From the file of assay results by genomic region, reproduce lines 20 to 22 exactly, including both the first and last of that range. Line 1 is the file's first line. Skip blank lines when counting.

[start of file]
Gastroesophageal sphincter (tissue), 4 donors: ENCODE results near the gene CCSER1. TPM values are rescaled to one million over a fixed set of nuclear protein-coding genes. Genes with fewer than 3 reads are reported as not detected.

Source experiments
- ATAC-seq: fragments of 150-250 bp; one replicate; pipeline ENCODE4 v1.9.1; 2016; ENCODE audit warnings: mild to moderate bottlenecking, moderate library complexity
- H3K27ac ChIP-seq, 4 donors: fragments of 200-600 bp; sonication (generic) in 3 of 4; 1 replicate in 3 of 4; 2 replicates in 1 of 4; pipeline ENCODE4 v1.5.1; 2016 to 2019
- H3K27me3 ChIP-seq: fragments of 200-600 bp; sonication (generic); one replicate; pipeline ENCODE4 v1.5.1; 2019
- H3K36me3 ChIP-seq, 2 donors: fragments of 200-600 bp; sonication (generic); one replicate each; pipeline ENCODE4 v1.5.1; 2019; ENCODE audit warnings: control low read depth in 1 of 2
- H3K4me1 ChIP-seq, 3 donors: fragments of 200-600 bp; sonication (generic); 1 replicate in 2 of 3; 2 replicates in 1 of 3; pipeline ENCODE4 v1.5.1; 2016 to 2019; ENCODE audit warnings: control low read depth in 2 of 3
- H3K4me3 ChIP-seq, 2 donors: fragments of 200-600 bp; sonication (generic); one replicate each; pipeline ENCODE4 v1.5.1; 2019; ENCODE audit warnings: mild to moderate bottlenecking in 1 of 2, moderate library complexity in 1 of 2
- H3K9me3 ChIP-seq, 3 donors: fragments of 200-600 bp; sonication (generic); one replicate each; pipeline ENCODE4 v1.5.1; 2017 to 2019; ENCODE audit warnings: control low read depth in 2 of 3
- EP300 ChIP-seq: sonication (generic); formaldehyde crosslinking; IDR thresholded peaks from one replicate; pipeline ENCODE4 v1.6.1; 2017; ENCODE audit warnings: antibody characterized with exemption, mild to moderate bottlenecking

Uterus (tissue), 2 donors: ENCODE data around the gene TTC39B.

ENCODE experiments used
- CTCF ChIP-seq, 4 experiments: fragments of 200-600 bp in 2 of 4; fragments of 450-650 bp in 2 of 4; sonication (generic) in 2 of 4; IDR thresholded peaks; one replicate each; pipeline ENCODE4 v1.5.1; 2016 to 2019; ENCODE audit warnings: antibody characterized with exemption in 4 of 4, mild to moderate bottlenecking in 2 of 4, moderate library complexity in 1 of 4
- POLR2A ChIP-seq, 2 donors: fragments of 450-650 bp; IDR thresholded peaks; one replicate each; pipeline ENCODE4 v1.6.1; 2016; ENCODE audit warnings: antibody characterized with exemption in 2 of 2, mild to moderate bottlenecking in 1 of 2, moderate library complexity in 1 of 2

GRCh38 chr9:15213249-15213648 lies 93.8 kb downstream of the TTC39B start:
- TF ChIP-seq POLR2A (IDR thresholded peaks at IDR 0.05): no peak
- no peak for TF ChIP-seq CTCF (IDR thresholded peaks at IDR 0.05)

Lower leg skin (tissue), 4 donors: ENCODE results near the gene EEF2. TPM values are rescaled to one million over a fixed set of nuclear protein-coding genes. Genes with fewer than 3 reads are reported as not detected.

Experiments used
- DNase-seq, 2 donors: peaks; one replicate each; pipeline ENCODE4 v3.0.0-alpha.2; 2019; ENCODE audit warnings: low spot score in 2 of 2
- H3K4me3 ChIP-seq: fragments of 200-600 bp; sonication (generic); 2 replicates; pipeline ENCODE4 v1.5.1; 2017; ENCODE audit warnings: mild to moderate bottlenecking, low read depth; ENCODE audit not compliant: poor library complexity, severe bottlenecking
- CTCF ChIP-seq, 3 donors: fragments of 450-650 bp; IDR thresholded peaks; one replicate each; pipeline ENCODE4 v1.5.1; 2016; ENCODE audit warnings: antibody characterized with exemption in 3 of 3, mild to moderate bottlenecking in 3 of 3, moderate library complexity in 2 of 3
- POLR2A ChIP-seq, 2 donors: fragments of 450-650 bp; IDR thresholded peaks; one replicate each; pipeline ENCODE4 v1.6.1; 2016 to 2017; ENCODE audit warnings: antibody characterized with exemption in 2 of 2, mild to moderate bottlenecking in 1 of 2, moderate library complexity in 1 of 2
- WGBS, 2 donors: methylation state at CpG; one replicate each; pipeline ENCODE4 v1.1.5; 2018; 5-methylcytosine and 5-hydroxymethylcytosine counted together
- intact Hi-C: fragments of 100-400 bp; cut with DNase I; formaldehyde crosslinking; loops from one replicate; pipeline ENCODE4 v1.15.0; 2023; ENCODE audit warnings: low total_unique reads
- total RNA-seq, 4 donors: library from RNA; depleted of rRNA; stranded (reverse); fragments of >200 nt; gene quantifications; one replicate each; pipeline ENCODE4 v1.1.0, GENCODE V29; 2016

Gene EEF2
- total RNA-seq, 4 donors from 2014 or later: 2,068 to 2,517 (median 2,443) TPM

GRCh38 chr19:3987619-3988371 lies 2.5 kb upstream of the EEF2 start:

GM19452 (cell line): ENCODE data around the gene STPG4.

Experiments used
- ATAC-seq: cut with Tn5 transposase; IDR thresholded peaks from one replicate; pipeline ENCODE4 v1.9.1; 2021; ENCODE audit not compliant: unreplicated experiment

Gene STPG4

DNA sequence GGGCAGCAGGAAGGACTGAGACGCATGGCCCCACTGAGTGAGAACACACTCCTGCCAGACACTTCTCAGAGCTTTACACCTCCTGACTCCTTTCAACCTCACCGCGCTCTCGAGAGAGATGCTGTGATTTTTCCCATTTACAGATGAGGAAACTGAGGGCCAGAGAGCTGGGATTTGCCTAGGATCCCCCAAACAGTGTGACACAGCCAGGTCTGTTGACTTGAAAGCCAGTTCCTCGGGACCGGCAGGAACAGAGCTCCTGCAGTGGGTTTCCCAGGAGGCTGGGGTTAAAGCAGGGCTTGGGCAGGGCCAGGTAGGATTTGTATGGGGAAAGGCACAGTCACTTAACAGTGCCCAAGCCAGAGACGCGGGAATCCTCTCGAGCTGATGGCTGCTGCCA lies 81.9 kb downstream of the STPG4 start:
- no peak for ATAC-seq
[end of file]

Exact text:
- DNase-seq, 2 donors: peaks; one replicate each; pipeline ENCODE4 v3.0.0-alpha.2; 2019; ENCODE audit warnings: low spot score in 2 of 2
- H3K4me3 ChIP-seq: fragments of 200-600 bp; sonication (generic); 2 replicates; pipeline ENCODE4 v1.5.1; 2017; ENCODE audit warnings: mild to moderate bottlenecking, low read depth; ENCODE audit not compliant: poor library complexity, severe bottlenecking
- CTCF ChIP-seq, 3 donors: fragments of 450-650 bp; IDR thresholded peaks; one replicate each; pipeline ENCODE4 v1.5.1; 2016; ENCODE audit warnings: antibody characterized with exemption in 3 of 3, mild to moderate bottlenecking in 3 of 3, moderate library complexity in 2 of 3